The oil sand industry in Alberta is responsible for a notable rise in cancer rates in the areas near where exploration and drilling for oil occur.
For the study, financed by the Canadian government, the researchers set out to develop a historical record of the contamination, analyzing sediment dating back about 50 years from six small and shallow lakes north of Fort McMurray, Alberta, the center of the oil sands industry. Layers of the sediment were tested for deposits of polycyclic aromatic hydrocarbons, or PAHs, groups of chemicals associated with oil that in many cases have been found to cause cancer in humans after long-term exposure.
“One of the biggest challenges is that we lacked long-term data,” said John P. Smol, the paper’s lead author and a professor of biology at Queen’s University in Kingston, Ontario. “So some in industry have been saying that the pollution in the tar sands is natural, it’s always been there.”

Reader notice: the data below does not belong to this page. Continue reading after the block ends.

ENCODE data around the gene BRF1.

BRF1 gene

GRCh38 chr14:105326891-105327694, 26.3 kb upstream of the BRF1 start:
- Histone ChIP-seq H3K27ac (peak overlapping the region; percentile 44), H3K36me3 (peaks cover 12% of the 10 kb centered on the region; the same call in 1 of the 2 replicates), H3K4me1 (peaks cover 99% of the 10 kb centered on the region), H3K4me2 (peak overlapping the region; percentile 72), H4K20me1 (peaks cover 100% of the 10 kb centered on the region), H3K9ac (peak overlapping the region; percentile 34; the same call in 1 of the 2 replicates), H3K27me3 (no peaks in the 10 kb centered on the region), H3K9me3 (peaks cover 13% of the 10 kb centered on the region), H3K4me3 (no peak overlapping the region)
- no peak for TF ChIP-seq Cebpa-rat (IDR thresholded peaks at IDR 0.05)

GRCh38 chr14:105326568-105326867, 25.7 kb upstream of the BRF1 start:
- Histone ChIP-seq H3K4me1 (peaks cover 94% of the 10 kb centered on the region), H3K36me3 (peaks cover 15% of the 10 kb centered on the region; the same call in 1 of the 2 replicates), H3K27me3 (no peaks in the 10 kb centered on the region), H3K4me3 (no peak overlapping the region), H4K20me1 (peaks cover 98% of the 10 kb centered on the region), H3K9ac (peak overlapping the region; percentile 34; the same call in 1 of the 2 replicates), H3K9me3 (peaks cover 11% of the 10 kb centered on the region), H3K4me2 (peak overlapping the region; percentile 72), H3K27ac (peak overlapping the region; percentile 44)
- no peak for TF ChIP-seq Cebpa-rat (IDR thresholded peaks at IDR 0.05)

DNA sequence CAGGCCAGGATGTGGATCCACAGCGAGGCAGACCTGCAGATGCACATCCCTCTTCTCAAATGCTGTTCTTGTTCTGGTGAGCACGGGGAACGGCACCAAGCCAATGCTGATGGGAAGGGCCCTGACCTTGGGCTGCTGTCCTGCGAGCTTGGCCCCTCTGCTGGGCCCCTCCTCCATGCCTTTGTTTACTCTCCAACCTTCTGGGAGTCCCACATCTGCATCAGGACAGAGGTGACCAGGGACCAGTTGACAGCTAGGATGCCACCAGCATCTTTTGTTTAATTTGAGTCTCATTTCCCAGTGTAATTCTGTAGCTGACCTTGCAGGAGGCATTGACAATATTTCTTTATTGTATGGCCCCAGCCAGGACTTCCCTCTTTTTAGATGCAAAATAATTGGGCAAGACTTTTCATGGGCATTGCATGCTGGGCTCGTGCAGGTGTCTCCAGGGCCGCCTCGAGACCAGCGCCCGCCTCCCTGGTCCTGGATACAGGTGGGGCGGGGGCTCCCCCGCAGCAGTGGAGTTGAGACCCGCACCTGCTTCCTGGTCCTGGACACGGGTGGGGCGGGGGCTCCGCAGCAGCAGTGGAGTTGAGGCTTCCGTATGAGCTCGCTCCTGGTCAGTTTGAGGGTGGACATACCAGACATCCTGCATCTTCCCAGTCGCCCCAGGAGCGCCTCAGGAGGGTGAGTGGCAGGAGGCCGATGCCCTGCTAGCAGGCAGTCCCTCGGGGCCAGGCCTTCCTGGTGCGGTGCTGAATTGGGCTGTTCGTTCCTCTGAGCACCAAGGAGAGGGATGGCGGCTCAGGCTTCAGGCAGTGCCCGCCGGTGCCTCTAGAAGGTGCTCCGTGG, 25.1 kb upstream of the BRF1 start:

The researchers found that to the contrary, the levels of those deposits have been steadily rising since large-scale oil sands production began in 1978.
Samples from one test site, the paper said, now show 2.5 to 23 times more PAHs in current sediment than in layers dating back to around 1960. ...NYT
The main researcher describes the situation as "not looking good." How about running the pipeline across the US to the Gulf with a risk of contamination of aquifers, or even from Alberta through British Columbia to the coast?
"Now we have the smoking gun," according to Smol.